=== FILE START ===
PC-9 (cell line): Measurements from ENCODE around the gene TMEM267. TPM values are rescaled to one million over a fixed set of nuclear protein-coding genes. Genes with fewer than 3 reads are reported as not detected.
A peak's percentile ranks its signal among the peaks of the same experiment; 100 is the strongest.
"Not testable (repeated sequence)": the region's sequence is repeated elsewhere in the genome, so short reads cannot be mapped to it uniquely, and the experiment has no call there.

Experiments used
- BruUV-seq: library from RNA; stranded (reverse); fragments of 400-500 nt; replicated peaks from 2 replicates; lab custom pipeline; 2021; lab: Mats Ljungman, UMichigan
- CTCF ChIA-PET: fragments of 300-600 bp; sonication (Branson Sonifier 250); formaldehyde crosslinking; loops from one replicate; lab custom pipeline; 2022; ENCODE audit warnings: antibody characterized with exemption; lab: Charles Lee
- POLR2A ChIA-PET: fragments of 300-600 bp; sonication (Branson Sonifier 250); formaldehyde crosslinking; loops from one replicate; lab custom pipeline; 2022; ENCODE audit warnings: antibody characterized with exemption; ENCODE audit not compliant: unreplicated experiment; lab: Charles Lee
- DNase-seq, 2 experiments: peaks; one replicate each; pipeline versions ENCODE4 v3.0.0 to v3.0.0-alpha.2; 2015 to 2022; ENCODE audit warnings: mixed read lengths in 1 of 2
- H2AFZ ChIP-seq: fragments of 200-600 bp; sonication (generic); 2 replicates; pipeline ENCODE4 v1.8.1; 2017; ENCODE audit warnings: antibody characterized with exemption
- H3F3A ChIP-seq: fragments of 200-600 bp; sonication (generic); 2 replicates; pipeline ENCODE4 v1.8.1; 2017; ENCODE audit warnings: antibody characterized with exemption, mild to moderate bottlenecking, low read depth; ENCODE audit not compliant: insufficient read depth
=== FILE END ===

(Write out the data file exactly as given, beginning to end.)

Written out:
PC-9 (cell line): Measurements from ENCODE around the gene TMEM267. TPM values are rescaled to one million over a fixed set of nuclear protein-coding genes. Genes with fewer than 3 reads are reported as not detected.
A peak's percentile ranks its signal among the peaks of the same experiment; 100 is the strongest.
"Not testable (repeated sequence)": the region's sequence is repeated elsewhere in the genome, so short reads cannot be mapped to it uniquely, and the experiment has no call there.

Experiments used
- BruUV-seq: library from RNA; stranded (reverse); fragments of 400-500 nt; replicated peaks from 2 replicates; lab custom pipeline; 2021; lab: Mats Ljungman, UMichigan
- CTCF ChIA-PET: fragments of 300-600 bp; sonication (Branson Sonifier 250); formaldehyde crosslinking; loops from one replicate; lab custom pipeline; 2022; ENCODE audit warnings: antibody characterized with exemption; lab: Charles Lee
- POLR2A ChIA-PET: fragments of 300-600 bp; sonication (Branson Sonifier 250); formaldehyde crosslinking; loops from one replicate; lab custom pipeline; 2022; ENCODE audit warnings: antibody characterized with exemption; ENCODE audit not compliant: unreplicated experiment; lab: Charles Lee
- DNase-seq, 2 experiments: peaks; one replicate each; pipeline versions ENCODE4 v3.0.0 to v3.0.0-alpha.2; 2015 to 2022; ENCODE audit warnings: mixed read lengths in 1 of 2
- H2AFZ ChIP-seq: fragments of 200-600 bp; sonication (generic); 2 replicates; pipeline ENCODE4 v1.8.1; 2017; ENCODE audit warnings: antibody characterized with exemption
- H3F3A ChIP-seq: fragments of 200-600 bp; sonication (generic); 2 replicates; pipeline ENCODE4 v1.8.1; 2017; ENCODE audit warnings: antibody characterized with exemption, mild to moderate bottlenecking, low read depth; ENCODE audit not compliant: insufficient read depth